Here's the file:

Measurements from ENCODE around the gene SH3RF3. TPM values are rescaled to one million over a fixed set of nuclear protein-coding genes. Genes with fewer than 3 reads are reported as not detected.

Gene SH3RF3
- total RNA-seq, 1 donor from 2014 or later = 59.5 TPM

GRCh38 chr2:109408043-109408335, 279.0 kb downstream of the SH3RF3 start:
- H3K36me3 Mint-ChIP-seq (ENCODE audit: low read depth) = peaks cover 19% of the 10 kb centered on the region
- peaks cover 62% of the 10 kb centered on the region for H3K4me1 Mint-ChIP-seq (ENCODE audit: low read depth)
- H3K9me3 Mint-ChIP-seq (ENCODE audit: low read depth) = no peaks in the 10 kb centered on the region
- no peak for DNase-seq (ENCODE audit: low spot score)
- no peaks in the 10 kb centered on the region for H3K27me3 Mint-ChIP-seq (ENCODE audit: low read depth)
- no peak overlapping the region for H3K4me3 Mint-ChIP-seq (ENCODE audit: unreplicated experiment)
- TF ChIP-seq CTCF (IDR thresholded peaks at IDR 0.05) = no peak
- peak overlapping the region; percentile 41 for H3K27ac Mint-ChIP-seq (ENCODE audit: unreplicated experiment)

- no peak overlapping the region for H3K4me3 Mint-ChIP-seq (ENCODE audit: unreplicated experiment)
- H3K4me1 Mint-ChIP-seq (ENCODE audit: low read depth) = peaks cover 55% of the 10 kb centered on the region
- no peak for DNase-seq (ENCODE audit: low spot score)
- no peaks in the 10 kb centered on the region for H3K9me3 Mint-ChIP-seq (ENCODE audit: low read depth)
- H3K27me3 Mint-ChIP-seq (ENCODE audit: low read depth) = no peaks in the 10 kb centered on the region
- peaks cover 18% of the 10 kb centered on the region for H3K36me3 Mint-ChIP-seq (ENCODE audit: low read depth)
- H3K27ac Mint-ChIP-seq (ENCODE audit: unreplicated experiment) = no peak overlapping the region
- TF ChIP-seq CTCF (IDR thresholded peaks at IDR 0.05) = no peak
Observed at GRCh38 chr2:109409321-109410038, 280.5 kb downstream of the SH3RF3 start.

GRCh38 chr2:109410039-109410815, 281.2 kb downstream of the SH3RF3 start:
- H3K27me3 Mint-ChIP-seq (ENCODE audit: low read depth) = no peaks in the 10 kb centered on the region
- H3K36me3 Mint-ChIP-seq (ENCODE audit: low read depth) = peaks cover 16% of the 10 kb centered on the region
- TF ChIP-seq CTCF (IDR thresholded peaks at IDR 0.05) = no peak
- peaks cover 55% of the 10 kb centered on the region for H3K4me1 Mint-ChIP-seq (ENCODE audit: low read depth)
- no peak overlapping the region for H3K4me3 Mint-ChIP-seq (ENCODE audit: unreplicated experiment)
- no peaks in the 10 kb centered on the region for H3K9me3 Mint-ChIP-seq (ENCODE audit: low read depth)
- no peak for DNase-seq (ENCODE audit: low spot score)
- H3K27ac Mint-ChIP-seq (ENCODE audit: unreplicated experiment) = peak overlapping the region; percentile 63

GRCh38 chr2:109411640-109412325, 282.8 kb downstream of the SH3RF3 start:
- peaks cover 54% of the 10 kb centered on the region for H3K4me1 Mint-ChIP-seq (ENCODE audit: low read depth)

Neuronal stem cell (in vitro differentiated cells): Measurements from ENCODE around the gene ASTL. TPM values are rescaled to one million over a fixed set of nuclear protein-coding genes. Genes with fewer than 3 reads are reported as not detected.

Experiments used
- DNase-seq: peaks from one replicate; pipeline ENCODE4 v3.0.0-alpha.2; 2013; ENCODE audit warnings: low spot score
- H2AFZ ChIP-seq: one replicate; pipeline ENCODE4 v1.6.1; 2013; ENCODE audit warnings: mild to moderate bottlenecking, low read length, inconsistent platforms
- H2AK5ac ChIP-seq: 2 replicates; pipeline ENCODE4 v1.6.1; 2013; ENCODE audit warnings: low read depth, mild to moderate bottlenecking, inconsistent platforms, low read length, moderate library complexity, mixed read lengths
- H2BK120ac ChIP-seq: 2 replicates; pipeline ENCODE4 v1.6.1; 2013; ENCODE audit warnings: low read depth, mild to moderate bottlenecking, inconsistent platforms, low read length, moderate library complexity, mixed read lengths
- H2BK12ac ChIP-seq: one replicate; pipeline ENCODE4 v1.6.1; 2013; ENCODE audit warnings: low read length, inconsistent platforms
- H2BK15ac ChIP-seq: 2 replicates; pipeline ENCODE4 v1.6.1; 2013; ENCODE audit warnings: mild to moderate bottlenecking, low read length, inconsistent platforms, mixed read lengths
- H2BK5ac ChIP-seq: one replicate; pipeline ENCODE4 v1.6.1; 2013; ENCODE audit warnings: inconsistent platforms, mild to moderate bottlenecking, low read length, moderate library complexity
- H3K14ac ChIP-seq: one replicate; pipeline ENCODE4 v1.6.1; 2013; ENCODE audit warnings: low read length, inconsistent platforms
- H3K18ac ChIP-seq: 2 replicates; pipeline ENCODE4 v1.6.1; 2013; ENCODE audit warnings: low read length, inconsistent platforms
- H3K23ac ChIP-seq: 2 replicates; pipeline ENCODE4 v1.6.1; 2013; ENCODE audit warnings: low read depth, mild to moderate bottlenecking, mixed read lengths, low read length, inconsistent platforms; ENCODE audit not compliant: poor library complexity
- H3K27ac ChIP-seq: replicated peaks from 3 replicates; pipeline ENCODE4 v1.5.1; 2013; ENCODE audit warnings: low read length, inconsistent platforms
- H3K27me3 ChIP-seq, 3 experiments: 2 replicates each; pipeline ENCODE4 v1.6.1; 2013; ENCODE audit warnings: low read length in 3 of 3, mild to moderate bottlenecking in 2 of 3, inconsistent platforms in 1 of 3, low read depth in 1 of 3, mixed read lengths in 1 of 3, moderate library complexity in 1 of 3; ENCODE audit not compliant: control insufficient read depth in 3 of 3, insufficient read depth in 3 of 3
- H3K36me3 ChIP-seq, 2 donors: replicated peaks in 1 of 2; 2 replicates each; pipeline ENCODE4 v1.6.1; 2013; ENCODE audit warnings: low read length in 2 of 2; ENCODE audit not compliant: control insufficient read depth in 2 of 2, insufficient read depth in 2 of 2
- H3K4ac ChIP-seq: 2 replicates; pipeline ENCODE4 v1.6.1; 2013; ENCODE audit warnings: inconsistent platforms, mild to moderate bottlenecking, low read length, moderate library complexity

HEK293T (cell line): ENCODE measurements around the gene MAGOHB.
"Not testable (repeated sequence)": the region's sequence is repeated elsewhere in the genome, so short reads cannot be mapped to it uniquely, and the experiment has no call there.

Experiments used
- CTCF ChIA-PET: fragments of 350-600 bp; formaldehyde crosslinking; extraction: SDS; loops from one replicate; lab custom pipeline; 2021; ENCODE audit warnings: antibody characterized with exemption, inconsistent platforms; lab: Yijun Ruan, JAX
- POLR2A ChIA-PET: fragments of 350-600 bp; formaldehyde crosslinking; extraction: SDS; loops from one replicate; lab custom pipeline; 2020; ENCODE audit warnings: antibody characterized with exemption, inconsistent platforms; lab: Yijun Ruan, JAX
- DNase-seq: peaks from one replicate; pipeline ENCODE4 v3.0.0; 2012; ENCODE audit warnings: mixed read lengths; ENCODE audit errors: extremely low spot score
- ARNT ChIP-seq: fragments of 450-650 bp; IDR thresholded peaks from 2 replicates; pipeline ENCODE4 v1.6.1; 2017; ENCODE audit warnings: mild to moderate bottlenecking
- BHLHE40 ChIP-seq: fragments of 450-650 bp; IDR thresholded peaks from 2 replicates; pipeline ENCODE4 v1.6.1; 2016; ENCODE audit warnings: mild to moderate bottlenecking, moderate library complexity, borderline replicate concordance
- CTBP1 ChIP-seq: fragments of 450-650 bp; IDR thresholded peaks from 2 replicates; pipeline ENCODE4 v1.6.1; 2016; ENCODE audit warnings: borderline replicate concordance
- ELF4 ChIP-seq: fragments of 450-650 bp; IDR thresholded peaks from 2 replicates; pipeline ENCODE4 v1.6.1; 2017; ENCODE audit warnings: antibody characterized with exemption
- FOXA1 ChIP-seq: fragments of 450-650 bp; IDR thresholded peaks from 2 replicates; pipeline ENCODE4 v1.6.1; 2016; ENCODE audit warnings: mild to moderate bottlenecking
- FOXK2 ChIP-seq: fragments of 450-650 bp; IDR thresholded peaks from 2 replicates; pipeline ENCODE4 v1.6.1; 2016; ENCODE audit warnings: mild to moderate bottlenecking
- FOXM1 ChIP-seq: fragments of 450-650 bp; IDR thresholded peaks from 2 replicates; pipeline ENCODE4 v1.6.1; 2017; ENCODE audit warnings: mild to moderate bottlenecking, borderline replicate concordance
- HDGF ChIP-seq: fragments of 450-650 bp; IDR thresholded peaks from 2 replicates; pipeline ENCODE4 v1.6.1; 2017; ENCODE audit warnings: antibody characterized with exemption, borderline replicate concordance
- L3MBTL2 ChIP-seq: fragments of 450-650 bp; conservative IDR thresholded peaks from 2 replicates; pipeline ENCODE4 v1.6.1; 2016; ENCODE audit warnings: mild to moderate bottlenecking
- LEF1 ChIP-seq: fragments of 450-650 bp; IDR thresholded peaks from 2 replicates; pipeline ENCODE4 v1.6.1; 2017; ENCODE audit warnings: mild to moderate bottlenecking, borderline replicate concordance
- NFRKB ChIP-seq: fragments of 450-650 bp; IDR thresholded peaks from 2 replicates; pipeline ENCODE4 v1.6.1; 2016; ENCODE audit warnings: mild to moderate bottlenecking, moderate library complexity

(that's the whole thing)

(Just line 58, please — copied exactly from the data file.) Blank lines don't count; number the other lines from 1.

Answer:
- ELF4 ChIP-seq: fragments of 450-650 bp; IDR thresholded peaks from 2 replicates; pipeline ENCODE4 v1.6.1; 2017; ENCODE audit warnings: antibody characterized with exemption